\documentstyle[12pt]{article}
\begin{document}
\author{{\bf J. Rodrigo Parreira}\thanks{\hspace{0.1in}Supported by CAPES.} \and
{\bf O. Bolina}\thanks{\hspace{0.1in}Supported by FAPESP.} \and {\bf J.
Fernando Perez}\thanks{\hspace{0.1in}Partially supported by CNPq.} \\
%EndAName
Instituto de F\'{\i}sica\\
Universidade de S\~ao Paulo\\
P.O. Box 66318\\
05389-970 S\~ao Paulo\\
Brazil}
\title{{\bf N\'eel Order in the Ground State of Spin-1/2 Heisenberg Antiferromagnetic
Multilayer Systems} }
\date{July, 1996}
\maketitle
\begin{abstract}
We show existence of N\'eel order for the ground state of a system with $M$
two-dimensional layers with spin-1/2 and Heisenberg antiferromagnetic
coupling, provided $M\geq 8$. The method uses the infrared bounds for the
ground state combined with the ideas introduced by Kennedy, Lieb and Shastry.
\end{abstract}
{\bf in:} {\it Journal of Statistical Physics} (to appear)
\section{Introduction}
The existence of N\'eel order in the ground state of two-dimensional
spin-1/2 Heisenberg antiferromagnets remains an open problem \cite{KLS88}.
For spin $S\geq 1$, Jord\~ao Neves and Perez \cite{NP86} adapted the
techniques of Dyson, Lieb and Simon \cite{DLS78} to show long range order
(LRO) in the ground state (actually, due to a numerical oversight corrected
in \cite{AKLT88}, the result was claimed to be valid only for $S\geq 3/2$ ).
Nevertheless, the method is not sharp enough to obtain order for the $S=1/2$
case even for the ground state of the three-dimensional model \cite{Parr95}
. Later, Kennedy, Lieb and Shastry \cite{KLS88} improved these techniques to
show N\'eel order for $S\geq 1/2$ and $d\geq 3$ .
In this note we consider the ground-state of a system composed of an even
number $M$ of two-dimensional layers with $S\geq 1/2$. Each layer is an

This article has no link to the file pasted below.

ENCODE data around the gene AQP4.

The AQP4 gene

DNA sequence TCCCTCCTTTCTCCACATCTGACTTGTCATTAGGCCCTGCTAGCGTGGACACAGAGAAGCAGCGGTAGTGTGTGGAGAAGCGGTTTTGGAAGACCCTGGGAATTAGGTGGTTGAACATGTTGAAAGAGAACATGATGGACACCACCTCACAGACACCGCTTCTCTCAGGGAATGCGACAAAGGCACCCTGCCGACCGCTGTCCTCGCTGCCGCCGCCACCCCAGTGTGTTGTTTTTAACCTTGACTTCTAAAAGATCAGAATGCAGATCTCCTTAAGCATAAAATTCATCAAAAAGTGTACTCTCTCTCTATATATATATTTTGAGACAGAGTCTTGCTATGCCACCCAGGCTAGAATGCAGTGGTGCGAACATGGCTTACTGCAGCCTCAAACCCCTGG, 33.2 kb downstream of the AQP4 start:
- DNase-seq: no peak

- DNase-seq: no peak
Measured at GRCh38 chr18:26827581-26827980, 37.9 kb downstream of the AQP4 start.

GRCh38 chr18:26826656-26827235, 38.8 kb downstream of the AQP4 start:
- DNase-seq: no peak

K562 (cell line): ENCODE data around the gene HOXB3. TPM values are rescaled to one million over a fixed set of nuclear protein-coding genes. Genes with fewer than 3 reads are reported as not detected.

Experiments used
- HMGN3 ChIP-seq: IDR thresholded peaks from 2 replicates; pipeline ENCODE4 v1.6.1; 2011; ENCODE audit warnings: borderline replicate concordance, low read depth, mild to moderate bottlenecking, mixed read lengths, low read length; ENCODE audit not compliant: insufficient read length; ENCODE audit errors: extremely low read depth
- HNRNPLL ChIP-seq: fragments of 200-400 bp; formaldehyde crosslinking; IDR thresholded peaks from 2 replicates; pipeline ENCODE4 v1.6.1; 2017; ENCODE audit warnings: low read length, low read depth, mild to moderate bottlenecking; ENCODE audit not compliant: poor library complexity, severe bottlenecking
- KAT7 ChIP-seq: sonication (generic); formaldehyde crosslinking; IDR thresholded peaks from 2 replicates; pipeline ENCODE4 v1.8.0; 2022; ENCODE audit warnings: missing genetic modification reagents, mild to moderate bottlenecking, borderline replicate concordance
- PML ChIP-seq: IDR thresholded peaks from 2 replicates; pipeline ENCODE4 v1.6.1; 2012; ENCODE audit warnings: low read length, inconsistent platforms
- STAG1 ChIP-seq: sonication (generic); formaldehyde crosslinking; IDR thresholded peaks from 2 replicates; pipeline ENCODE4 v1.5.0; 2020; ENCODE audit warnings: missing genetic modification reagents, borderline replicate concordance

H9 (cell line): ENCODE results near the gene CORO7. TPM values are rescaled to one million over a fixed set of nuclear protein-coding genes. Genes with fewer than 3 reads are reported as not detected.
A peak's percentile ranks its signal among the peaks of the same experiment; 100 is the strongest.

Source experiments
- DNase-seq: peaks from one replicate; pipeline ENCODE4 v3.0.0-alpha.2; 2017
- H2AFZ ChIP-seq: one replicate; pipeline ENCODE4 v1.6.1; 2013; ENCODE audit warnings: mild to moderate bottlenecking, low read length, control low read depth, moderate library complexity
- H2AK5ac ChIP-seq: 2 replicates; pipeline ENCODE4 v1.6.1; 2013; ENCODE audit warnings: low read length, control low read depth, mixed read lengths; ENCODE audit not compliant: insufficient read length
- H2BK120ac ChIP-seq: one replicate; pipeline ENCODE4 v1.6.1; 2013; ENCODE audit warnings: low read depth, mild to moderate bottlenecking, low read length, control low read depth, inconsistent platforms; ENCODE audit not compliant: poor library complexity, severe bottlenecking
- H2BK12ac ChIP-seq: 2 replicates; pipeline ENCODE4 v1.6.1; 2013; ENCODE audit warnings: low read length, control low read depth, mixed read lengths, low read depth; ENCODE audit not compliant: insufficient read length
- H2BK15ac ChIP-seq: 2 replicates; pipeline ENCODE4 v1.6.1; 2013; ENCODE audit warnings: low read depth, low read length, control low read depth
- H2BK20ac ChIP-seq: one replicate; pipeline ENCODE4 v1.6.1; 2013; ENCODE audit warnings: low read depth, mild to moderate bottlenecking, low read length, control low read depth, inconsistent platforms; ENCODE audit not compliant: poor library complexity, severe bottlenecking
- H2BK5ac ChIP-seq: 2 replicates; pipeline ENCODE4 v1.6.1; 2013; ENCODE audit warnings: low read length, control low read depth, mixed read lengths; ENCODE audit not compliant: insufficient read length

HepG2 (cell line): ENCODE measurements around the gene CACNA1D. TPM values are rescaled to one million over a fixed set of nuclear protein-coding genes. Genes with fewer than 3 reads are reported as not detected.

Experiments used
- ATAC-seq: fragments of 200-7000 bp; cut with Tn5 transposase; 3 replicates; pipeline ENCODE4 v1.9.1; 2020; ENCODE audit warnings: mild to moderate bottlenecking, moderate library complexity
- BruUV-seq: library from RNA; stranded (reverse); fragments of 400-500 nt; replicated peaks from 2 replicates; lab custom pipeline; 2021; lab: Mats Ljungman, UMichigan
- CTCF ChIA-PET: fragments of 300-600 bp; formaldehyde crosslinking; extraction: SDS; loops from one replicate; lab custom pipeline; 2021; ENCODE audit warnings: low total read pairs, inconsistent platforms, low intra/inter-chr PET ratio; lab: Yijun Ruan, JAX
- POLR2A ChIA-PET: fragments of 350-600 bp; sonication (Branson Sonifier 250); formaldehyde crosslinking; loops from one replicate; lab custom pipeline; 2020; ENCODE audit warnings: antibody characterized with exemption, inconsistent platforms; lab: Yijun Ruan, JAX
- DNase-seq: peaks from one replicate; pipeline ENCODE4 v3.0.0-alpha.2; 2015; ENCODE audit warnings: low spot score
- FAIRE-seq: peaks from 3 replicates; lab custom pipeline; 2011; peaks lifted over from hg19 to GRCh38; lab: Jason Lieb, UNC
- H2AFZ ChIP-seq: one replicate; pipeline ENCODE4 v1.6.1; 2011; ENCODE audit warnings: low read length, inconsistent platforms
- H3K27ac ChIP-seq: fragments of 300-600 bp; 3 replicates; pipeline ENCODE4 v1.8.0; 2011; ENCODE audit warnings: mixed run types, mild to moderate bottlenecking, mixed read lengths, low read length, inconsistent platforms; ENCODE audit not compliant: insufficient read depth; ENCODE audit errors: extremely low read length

infinite two-dimensional square lattice so that the finite volume
Hamiltonian is given by:
\[
{\cal H}_{M,N}=\sum_{x\in \Lambda }\sum_{i=1}^3{\bf S}_x.{\bf S}_{x+{\bf l}%
_i},
\]
where $\Lambda =\{1,...,N\}^2\times \{1,...,M\}$, $N\,$ is even and ${\bf l}%
_i$ is the unit vector in the $i$-direction. We are interested in the
thermodynamical limit $N\rightarrow \infty $, with fixed $M$. For $M=1$ we
would have the two-dimensional model and in the limit $M\rightarrow \infty $
we obtain the $d=3$ system so that our Hamiltonian interpolates between two
and three dimensions.
We shall take periodic boundary conditions in all directions. The model with
open boundary conditions in the third direction, the relevant one when
dealing with real systems of layers, cannot be controlled with our methods,
since the use of periodic boundary conditions is essential the derivation of
the crucial infrared bound. On intuitive grounds one would expect to need a
bigger number of layers for N\'eel order to appear.
We show the existence of N\'eel order provided $M\geq 8$, for $S\geq \frac
12 $.
It should be stressed that, to the system under consideration, the
Mermin-Wagner argument applies, so that N\'eel order is absent for any
positive temperature. This is in contrast to the three-dimensional model
proposed and discussed in \cite{KLS88} where the coupling constant in the
third dimension was affected by a factor $r$, with $0\leq r\leq 1$, thus
simulating an interpolation between the 2- and 3-dimensional models ($r=0,1$
corresponding respectively to 2 and 3 dimensions). For the latter model
N\'eel order was shown to hold, both for the ground state and sufficiently
low temperatures, if $r\geq 0.16$.
\section{The technique}
Our proof is carried out along the same lines of \cite{KLS88}. After
defining
\[
S_q=\frac 1{\left| \Lambda \right| ^{1/2}}\sum_{x\in \Lambda }S_x^3\exp
\{-iqx\}
\]
and $g_q=\left\langle S_{-q}S_q\right\rangle $, where by $\left\langle
.\right\rangle $ we mean the expectation value in the ground state, we have
the sum rule
\begin{equation}
I\equiv \frac 1M\sum_{q_3\in B_M}\frac 1{(2\pi )^2}\int g_qd^2q=\frac{S(S+1)}%
3. \label{I}
\end{equation}
Here, the summation on $q_{3}$is taken over $B_M=\left\{ \frac{2\pi }%
Mk,k=1,2,...,M\right\} $. We also have the infrared bound \cite{NP86},
\begin{equation}
0\leq g_q\leq f_q=\left( \frac{\left\langle [[S_q,{\cal H}%
_M],S_{-q}]\right\rangle }{4E_{q-Q}}\right) ^{1/2}, \label{irb}
\end{equation}
where
\begin{equation}
E_q=\sum_{i=1}^3(1-\cos q_i), \label{f:M1}
\end{equation}
and $Q$ is the point $(\pi ,\pi ,\pi )$.
Under the assumption of absence of LRO we have the following formula:
\begin{equation}
\frac 1M\sum_{q_3\in B_M}\frac 1{(2\pi )^2}\int g_q(\cos q_1+\cos q_2+\cos
q_3)d^2q=-\frac{e_0}3, \label{c}
\end{equation}
where $-e_0$ is the ground state energy per site of the system.
We then maximize the integral $I$, over all functions $g_q$ satisfying both